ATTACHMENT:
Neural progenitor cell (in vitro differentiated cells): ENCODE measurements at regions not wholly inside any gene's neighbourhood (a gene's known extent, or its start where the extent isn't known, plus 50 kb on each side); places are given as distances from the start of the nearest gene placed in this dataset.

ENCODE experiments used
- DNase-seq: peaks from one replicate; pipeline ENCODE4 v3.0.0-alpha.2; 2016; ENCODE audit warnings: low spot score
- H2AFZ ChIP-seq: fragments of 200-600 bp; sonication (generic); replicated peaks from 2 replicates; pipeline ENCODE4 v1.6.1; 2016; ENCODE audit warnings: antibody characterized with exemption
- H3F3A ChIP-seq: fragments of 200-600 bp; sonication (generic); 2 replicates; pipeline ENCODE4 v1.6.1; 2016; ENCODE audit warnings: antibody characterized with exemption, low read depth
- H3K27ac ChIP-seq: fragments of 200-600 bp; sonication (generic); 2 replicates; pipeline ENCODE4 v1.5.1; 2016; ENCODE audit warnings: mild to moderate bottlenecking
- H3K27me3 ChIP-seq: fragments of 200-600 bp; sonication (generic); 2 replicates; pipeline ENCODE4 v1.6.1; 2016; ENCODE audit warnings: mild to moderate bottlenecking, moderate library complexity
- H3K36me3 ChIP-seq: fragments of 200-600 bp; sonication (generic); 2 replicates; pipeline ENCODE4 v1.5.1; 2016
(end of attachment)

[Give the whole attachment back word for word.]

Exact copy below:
Neural progenitor cell (in vitro differentiated cells): ENCODE measurements at regions not wholly inside any gene's neighbourhood (a gene's known extent, or its start where the extent isn't known, plus 50 kb on each side); places are given as distances from the start of the nearest gene placed in this dataset.

ENCODE experiments used
- DNase-seq: peaks from one replicate; pipeline ENCODE4 v3.0.0-alpha.2; 2016; ENCODE audit warnings: low spot score
- H2AFZ ChIP-seq: fragments of 200-600 bp; sonication (generic); replicated peaks from 2 replicates; pipeline ENCODE4 v1.6.1; 2016; ENCODE audit warnings: antibody characterized with exemption
- H3F3A ChIP-seq: fragments of 200-600 bp; sonication (generic); 2 replicates; pipeline ENCODE4 v1.6.1; 2016; ENCODE audit warnings: antibody characterized with exemption, low read depth
- H3K27ac ChIP-seq: fragments of 200-600 bp; sonication (generic); 2 replicates; pipeline ENCODE4 v1.5.1; 2016; ENCODE audit warnings: mild to moderate bottlenecking
- H3K27me3 ChIP-seq: fragments of 200-600 bp; sonication (generic); 2 replicates; pipeline ENCODE4 v1.6.1; 2016; ENCODE audit warnings: mild to moderate bottlenecking, moderate library complexity
- H3K36me3 ChIP-seq: fragments of 200-600 bp; sonication (generic); 2 replicates; pipeline ENCODE4 v1.5.1; 2016